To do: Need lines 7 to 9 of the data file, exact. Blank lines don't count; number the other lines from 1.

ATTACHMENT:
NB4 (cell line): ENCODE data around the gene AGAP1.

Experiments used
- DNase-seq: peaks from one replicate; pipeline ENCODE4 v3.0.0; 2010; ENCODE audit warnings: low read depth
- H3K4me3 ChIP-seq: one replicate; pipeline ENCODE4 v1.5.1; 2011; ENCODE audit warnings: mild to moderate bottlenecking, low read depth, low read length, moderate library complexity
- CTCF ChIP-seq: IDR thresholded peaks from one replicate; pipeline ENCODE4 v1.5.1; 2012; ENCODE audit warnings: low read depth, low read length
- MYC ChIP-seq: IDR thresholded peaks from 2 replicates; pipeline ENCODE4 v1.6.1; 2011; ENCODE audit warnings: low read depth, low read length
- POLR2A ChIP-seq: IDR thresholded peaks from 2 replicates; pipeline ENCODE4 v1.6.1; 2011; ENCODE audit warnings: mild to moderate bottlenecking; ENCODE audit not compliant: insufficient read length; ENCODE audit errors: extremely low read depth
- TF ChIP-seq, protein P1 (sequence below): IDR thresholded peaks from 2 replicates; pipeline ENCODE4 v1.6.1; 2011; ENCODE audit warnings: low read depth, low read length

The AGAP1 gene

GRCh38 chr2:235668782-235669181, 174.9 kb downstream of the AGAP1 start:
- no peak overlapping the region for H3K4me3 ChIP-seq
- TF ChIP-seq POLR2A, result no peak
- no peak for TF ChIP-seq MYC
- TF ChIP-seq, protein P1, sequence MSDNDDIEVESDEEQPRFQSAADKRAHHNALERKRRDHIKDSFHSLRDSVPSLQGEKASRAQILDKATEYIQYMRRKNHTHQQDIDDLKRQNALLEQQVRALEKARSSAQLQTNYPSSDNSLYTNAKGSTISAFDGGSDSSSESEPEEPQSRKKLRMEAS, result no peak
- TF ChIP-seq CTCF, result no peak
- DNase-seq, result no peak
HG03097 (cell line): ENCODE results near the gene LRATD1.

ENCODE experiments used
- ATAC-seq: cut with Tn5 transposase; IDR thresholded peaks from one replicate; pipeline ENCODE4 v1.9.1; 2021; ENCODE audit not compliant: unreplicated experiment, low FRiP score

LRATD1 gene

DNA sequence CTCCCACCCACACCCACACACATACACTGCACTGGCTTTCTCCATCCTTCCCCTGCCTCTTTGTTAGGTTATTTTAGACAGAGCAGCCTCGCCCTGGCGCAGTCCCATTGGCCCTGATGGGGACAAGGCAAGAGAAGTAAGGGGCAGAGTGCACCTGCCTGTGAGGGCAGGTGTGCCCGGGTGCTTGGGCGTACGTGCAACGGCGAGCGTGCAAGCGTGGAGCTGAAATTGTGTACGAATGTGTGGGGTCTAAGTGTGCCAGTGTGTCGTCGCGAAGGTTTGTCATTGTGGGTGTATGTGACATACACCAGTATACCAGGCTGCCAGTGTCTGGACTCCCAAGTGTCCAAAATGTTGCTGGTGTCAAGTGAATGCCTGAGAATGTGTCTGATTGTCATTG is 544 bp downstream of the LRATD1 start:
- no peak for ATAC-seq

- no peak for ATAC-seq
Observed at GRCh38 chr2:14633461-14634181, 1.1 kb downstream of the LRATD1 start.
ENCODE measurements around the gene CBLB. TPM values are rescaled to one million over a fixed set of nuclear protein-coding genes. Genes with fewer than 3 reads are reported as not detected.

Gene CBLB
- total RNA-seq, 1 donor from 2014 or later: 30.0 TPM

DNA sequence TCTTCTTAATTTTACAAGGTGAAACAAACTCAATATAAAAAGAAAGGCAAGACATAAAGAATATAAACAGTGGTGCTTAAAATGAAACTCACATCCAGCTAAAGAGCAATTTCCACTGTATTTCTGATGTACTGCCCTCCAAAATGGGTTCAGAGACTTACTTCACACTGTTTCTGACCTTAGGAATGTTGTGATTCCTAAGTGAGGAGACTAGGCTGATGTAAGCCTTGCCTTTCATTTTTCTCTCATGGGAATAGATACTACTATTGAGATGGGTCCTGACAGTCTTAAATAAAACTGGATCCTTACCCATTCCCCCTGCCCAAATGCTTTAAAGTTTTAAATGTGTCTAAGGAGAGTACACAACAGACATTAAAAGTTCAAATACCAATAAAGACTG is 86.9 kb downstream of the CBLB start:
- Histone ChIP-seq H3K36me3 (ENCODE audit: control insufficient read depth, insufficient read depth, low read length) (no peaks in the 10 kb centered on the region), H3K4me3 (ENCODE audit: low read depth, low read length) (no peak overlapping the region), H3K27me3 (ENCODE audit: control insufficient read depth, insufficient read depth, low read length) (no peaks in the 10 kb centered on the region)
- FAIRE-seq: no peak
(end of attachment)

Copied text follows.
- POLR2A ChIP-seq: IDR thresholded peaks from 2 replicates; pipeline ENCODE4 v1.6.1; 2011; ENCODE audit warnings: mild to moderate bottlenecking; ENCODE audit not compliant: insufficient read length; ENCODE audit errors: extremely low read depth
- TF ChIP-seq, protein P1 (sequence below): IDR thresholded peaks from 2 replicates; pipeline ENCODE4 v1.6.1; 2011; ENCODE audit warnings: low read depth, low read length

The AGAP1 gene